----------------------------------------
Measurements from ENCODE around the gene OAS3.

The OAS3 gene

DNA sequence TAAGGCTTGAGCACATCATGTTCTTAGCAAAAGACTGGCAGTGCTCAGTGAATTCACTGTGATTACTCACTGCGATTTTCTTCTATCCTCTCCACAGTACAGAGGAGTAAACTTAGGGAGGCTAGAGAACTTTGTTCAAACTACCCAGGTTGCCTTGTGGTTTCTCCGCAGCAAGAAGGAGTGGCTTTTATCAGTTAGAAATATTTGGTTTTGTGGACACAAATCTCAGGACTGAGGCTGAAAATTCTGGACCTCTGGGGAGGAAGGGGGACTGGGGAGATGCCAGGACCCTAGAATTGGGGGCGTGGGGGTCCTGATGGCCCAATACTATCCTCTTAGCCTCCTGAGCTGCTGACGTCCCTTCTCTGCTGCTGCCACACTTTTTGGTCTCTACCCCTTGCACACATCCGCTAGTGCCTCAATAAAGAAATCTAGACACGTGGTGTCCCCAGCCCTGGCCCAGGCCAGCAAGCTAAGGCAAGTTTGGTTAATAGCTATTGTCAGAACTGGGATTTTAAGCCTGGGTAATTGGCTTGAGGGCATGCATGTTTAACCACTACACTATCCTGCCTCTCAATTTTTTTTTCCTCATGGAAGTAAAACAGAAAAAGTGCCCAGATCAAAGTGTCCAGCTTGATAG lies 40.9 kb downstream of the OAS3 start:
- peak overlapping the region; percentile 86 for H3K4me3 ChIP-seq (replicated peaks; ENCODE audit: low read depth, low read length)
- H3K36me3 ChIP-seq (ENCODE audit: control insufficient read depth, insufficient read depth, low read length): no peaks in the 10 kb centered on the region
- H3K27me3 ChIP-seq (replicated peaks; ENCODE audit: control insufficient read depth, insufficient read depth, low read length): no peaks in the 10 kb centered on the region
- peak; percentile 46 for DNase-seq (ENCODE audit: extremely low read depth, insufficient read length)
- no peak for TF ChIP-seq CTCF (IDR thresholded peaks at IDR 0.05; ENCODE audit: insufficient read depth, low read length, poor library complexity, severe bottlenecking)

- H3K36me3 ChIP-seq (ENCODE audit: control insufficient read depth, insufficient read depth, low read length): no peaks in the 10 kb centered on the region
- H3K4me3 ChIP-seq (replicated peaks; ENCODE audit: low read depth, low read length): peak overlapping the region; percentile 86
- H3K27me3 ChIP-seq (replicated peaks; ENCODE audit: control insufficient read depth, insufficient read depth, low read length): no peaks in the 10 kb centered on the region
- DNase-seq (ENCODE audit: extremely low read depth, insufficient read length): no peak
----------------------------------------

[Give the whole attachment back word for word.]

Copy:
Measurements from ENCODE around the gene OAS3.

The OAS3 gene

DNA sequence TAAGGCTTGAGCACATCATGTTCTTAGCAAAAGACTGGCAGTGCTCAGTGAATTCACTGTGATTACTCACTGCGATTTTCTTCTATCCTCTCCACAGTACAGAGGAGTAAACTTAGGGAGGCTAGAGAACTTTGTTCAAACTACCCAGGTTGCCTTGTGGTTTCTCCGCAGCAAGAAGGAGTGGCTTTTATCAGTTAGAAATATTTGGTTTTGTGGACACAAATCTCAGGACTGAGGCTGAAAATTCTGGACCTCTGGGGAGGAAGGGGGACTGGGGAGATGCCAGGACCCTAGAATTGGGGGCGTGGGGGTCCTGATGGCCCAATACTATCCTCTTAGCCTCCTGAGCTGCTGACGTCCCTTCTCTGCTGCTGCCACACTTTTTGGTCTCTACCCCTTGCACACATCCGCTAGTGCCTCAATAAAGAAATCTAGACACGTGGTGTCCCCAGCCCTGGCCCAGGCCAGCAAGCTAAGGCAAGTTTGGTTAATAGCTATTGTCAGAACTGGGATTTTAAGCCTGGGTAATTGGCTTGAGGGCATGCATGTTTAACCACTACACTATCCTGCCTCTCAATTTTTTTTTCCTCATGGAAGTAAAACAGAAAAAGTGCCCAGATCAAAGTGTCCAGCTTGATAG lies 40.9 kb downstream of the OAS3 start:
- peak overlapping the region; percentile 86 for H3K4me3 ChIP-seq (replicated peaks; ENCODE audit: low read depth, low read length)
- H3K36me3 ChIP-seq (ENCODE audit: control insufficient read depth, insufficient read depth, low read length): no peaks in the 10 kb centered on the region
- H3K27me3 ChIP-seq (replicated peaks; ENCODE audit: control insufficient read depth, insufficient read depth, low read length): no peaks in the 10 kb centered on the region
- peak; percentile 46 for DNase-seq (ENCODE audit: extremely low read depth, insufficient read length)
- no peak for TF ChIP-seq CTCF (IDR thresholded peaks at IDR 0.05; ENCODE audit: insufficient read depth, low read length, poor library complexity, severe bottlenecking)

- H3K36me3 ChIP-seq (ENCODE audit: control insufficient read depth, insufficient read depth, low read length): no peaks in the 10 kb centered on the region
- H3K4me3 ChIP-seq (replicated peaks; ENCODE audit: low read depth, low read length): peak overlapping the region; percentile 86
- H3K27me3 ChIP-seq (replicated peaks; ENCODE audit: control insufficient read depth, insufficient read depth, low read length): no peaks in the 10 kb centered on the region
- DNase-seq (ENCODE audit: extremely low read depth, insufficient read length): no peak